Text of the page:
Throughout the action of the novel, Barley is constantly aware of the relationship that he imagines existing between Ginger (an academic playboy) and Masaka. His assumption is that they are having an affair and that he is interrupting them, residing as outsider between the two insiders with secret information about that pesky and hard to grasp Canadian multiculturalism. Partner Carole seems blandly jealous of Barley’s interest and fascination with Masaka (when Carole very occasionally looks up from her book). The reader, naturally, sees where Wright is going with this and when it is revealed that Masaka is a lesbian, it is no page-turner. It is obvious, in fact (she’s both an “ethnic” and a “lesbian,” isn’t diversity convenient?), and seems again to be a signal of the level at which Barley doesn’t live in the modern world of twenty-first-century Canada.

The passionate politicking in the English department at Hambleton College also seems outdated. Of course, academic English departments aren’t renowned for staying on top of trends and/or moving at modern speed, but here is where Wright’s conscious choice of a niche seems obscure: who cares about the inner workings of a university English department? Perhaps other academics might care, but how many academics are interested in the details of Toronto streets, restaurants, supermarkets, cafés, neighbourhoods, history? Did Wright construct this novel for his friends, and are his friends all straight white Canadian academics who live in Toronto?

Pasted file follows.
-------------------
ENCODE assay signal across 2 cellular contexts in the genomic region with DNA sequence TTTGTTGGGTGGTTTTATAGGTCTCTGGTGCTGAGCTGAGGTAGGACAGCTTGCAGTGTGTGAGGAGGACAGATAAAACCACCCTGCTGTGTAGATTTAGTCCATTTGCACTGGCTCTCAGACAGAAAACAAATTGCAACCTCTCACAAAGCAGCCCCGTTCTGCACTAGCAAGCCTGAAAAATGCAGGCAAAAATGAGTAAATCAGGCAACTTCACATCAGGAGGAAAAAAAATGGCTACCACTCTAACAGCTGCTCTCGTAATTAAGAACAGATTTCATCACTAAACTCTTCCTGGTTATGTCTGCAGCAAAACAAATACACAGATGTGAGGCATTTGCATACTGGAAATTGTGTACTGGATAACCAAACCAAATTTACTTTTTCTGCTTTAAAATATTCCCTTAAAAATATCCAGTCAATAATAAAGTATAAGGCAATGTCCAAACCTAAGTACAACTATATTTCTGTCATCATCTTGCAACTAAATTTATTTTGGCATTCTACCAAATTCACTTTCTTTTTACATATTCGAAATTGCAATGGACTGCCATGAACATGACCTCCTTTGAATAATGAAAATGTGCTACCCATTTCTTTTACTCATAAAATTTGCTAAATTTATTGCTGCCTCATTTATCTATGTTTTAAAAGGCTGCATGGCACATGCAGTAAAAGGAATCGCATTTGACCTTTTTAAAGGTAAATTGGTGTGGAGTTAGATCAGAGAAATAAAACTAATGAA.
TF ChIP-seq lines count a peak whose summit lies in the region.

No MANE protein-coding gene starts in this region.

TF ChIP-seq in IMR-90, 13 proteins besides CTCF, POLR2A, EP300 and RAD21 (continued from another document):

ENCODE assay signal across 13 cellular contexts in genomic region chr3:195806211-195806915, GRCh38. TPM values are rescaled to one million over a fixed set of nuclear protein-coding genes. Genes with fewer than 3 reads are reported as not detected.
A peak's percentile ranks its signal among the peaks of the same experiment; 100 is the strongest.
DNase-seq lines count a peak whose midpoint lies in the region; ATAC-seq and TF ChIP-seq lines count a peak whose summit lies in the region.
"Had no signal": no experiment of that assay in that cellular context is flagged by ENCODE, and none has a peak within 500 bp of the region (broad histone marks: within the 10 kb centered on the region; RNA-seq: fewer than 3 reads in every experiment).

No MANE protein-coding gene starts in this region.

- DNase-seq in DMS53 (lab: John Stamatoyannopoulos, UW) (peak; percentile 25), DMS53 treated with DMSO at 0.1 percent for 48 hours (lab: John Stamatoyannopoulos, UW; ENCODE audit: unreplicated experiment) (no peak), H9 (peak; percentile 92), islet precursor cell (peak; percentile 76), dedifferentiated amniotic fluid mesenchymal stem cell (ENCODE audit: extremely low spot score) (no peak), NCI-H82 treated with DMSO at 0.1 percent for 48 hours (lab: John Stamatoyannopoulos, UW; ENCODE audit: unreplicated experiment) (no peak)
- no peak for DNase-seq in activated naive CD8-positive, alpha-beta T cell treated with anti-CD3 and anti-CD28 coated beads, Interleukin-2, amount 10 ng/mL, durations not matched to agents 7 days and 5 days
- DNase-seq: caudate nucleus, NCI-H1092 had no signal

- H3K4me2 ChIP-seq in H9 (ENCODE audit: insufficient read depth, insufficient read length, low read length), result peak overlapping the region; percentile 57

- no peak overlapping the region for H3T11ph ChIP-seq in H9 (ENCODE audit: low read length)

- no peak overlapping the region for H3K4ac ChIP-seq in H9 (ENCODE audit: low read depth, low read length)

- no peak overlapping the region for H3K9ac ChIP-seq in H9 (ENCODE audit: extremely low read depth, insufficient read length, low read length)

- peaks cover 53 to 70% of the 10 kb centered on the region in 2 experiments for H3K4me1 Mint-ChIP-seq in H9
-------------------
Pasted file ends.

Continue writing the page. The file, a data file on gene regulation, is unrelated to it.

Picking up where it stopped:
Reading The Hemingway Caper, one wonders why Wright courts such an obscure niche. We are given our twenty-first-century signposts: stilted car chases, an awkward fight scene, a gruff Lou Grant type boss who is actually a softie under that tough exterior. We are given the speech about corporate greed, the final denouement where the old, wise and good woman gets the best of everyone and the bad guy gets his just desserts. Is Wright courting Hollywood? Well-written, but unoriginal and obscure, The Hemingway Caper is opening a new niche and a new kind of detective in Joe Barley, out of touch and boorish.

Note to any aspiring detective-writers: readers should like someone in your novel. Besides the sassy lesbian Japanese-Canadian English teacher, that is.